When I started learning 3D software it was much more primitive than what I have now with C4D Studio. By the time I got to C4D I had a good base to start with but even then I needed to get comfortable with the software, this is very important. I first like to make sure I can navigate around the software and get a general feel for it. I would most likely be in demo versions at this point as there is no way id part with cash unless I was 100% sure I will get on with the software, and it will really dose what it says on the tin. I learned this from years before where id jump on a sale for software that I didn't gell with and it didn't deliver quite what it promoted. It took me years before I got C4D as at the time I was considering it, it lacked some essential features like native rigging presets and SSS Sub surface Scattering material for skin. I kept coming back asking questions like has this been added yet, or that been fixed.
Id seek a general overview of the software like on lynder.com, pluralsight.com where they do a "getting started into C4D" tutorial. Greyscalegorilla.com has such a tutorial where you go through a project using various toolsets and its free. I would have had a main objective before I even got the demo, for me it was character design, rigging, animation. Once I purchased the software Id work on getting down to what I wanted it for and use the user manual extensively. I know from experience that the best way to learn is to spend more time doing, than watching videos, so Id think of a simple project and work my way through it. Along the way Id hit brick walls, this made me learn from the manual, tutorials, or forums where others hit the same hurdles. It would by the end of the project tell me some of C4D strengths, and some of it weaknesses and where I need to invest in some plugins eventually.
Once I could get my way around the software and feel comfortable this is where I would target tailored training to my needs, Cinivercity.com has a huge amount of videos. I joined https://cmivfx.com/ and went through some videos on there, but made sure I got through them fast. I would learn a new feature and without delay go off and replicate it over and over again without looking back at the training. Repetition will hold it to memory. By the time I got through a video tutorial, id go off and do the whole thing from scratch without any video guidance unless I got stuck. Once I can do it from beginning to end from memory I know iv got it down.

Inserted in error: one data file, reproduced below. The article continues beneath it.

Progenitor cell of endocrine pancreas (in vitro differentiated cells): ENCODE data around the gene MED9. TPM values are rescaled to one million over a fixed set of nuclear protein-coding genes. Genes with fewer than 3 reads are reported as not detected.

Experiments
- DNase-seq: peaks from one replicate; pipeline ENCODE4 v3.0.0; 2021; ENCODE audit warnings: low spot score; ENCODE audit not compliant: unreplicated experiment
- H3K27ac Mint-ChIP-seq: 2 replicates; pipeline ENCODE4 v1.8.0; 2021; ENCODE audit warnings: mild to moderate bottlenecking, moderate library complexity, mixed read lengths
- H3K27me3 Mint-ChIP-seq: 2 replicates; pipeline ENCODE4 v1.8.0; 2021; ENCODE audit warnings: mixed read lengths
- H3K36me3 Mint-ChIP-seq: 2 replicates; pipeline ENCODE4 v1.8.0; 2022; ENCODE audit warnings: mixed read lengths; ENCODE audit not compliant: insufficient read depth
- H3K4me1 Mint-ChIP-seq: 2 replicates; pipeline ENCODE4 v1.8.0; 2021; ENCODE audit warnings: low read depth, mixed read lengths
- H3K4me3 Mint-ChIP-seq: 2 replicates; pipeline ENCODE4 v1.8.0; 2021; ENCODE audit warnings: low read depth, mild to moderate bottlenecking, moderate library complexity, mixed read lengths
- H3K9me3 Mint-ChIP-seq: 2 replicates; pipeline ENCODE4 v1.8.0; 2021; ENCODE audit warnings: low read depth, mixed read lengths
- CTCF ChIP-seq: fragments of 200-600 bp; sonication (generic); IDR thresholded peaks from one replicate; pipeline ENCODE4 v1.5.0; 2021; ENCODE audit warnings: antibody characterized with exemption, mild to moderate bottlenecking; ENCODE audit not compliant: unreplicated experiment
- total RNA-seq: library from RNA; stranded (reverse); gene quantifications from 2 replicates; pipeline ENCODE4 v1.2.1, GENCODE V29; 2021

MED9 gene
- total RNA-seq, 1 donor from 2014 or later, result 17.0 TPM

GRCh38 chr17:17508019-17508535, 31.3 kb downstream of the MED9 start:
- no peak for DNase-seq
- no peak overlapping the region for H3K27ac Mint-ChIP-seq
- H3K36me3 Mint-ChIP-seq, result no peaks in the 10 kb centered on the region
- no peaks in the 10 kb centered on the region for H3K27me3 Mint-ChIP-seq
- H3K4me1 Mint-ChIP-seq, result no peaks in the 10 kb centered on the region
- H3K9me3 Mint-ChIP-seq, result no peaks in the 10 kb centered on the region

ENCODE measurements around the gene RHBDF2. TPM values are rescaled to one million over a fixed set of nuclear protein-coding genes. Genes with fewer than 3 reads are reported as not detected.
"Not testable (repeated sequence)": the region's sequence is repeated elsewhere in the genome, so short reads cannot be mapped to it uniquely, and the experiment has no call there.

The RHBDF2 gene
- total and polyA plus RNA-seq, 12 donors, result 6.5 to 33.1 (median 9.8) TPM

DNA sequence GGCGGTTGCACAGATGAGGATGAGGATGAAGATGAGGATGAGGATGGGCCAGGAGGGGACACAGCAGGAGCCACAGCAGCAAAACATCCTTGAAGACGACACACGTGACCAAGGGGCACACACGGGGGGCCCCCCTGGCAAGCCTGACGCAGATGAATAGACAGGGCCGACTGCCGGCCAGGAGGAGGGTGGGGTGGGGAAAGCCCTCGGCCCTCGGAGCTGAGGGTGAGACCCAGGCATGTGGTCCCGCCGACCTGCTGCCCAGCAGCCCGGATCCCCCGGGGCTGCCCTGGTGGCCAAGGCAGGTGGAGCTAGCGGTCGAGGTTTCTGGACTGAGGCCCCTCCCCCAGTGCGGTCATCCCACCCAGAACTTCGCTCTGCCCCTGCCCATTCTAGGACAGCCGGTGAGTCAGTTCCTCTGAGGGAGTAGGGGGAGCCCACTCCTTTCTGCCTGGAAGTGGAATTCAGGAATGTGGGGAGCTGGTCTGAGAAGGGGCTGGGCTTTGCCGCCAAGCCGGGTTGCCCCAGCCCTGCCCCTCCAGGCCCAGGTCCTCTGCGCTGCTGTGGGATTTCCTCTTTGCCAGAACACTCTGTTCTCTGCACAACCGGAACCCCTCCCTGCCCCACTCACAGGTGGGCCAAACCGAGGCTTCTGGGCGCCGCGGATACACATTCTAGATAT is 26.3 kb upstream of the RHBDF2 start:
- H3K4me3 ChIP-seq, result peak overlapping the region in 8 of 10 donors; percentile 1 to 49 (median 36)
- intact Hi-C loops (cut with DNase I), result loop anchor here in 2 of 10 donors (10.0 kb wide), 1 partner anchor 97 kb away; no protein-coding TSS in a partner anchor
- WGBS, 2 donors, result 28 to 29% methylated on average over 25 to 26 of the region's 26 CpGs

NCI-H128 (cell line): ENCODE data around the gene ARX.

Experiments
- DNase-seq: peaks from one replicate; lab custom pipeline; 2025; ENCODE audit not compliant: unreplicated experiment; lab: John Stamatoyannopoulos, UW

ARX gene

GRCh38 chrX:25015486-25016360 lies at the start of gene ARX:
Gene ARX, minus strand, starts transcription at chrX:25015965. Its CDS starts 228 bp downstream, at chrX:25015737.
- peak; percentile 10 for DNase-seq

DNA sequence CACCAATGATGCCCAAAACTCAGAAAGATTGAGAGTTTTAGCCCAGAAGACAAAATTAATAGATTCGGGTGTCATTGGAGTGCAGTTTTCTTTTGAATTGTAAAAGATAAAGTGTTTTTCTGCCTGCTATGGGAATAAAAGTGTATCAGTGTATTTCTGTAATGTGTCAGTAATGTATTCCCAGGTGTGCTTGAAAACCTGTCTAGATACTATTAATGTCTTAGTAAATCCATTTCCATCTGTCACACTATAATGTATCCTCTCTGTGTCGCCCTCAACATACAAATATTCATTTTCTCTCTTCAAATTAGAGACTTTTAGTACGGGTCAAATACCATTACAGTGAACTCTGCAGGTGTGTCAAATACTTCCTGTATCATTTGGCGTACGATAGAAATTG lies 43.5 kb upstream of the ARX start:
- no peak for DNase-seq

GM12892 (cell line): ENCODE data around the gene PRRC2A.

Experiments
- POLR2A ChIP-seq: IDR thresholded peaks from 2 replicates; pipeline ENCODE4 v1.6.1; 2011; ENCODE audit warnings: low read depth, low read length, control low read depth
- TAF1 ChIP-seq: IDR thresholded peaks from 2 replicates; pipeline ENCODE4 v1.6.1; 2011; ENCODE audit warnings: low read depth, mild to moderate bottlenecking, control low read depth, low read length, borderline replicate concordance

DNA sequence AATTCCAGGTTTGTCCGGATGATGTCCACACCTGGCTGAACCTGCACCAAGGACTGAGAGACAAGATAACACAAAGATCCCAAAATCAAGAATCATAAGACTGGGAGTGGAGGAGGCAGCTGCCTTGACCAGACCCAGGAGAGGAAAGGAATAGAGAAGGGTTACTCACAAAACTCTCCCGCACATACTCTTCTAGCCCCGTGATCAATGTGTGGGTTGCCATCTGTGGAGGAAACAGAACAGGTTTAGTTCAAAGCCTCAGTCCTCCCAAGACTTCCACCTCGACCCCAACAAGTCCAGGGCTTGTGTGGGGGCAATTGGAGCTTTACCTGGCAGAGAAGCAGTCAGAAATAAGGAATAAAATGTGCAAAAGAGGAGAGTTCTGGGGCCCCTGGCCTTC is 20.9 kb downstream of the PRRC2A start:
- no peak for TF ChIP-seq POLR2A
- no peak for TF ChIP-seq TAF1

Now I have always believed that to test myself If I know something well I should be able to explain it verbally, and show it physically, if not then there are gaps in my knowledge. If I cant teach it, I don't know it. This is me personally it may not be a rule for everyone.
If I had to start within C4D without any prior knowledge of 3D then Id do the following.
1: Seek a getting into style tutorial project-based. This will get you familiar with the software in general.
2: Learn to model. this is going to be at the core of most users unless your aim is to use pre-made assets, but you still need to know some modeling regardless.
3: Learn to Uv map correctly, and how to finish off a 3d model asset including texturing, baking, and basic usages of sculpting tools as a modeling aid.
Steps 1 to 3 will cover a heck of a lot of things to learn including modeling principles, what structures to avoid, Hard surface and organic modeling, SDS modeling, edge flow, Uv mapping, body paint for painting textures. There is a good few years to get these things down or at least a year of full-on getting stuck in to get a decent 3d asset made to good standards but thats at a push in this time unless your just geared for it.
4: Surfacing including how to make your own materials including all basics on reflection, refraction, sss, procedural textures.
5: Lighting including basic lighting principles in which photography will teach you allot.
6: Composition, camera set up, and rendering settings.
Steps 4 to 6 will take some time too but your begin to gather some knowledge on these as you go but its good to set their own a dedicated time period to get stuck into these areas. It wont take one pass it it, its a refining process that everyone goes through even after years of doing it.
By the end of it you should be up to modeling an object with good edge flow and polycount, all Uvs done with texture maps complete ready for rigging if needed. This would be a good time if you wish to learn rigging.